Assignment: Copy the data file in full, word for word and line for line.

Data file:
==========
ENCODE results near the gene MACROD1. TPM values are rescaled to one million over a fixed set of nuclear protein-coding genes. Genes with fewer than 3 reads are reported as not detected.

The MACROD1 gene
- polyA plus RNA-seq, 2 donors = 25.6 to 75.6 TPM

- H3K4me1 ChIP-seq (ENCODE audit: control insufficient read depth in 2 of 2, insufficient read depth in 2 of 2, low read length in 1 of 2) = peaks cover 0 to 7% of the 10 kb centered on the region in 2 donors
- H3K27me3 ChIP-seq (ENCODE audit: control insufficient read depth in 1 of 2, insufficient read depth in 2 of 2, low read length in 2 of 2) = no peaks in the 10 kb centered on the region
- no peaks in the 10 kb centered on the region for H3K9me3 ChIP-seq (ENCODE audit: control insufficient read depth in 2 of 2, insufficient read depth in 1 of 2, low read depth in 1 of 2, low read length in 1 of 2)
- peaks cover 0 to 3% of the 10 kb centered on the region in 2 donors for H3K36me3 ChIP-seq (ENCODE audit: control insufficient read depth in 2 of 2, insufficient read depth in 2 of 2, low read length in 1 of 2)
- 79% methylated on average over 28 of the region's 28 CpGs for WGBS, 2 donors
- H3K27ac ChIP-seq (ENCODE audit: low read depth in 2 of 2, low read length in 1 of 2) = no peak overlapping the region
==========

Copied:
ENCODE results near the gene MACROD1. TPM values are rescaled to one million over a fixed set of nuclear protein-coding genes. Genes with fewer than 3 reads are reported as not detected.

The MACROD1 gene
- polyA plus RNA-seq, 2 donors = 25.6 to 75.6 TPM

- H3K4me1 ChIP-seq (ENCODE audit: control insufficient read depth in 2 of 2, insufficient read depth in 2 of 2, low read length in 1 of 2) = peaks cover 0 to 7% of the 10 kb centered on the region in 2 donors
- H3K27me3 ChIP-seq (ENCODE audit: control insufficient read depth in 1 of 2, insufficient read depth in 2 of 2, low read length in 2 of 2) = no peaks in the 10 kb centered on the region
- no peaks in the 10 kb centered on the region for H3K9me3 ChIP-seq (ENCODE audit: control insufficient read depth in 2 of 2, insufficient read depth in 1 of 2, low read depth in 1 of 2, low read length in 1 of 2)
- peaks cover 0 to 3% of the 10 kb centered on the region in 2 donors for H3K36me3 ChIP-seq (ENCODE audit: control insufficient read depth in 2 of 2, insufficient read depth in 2 of 2, low read length in 1 of 2)
- 79% methylated on average over 28 of the region's 28 CpGs for WGBS, 2 donors
- H3K27ac ChIP-seq (ENCODE audit: low read depth in 2 of 2, low read length in 1 of 2) = no peak overlapping the region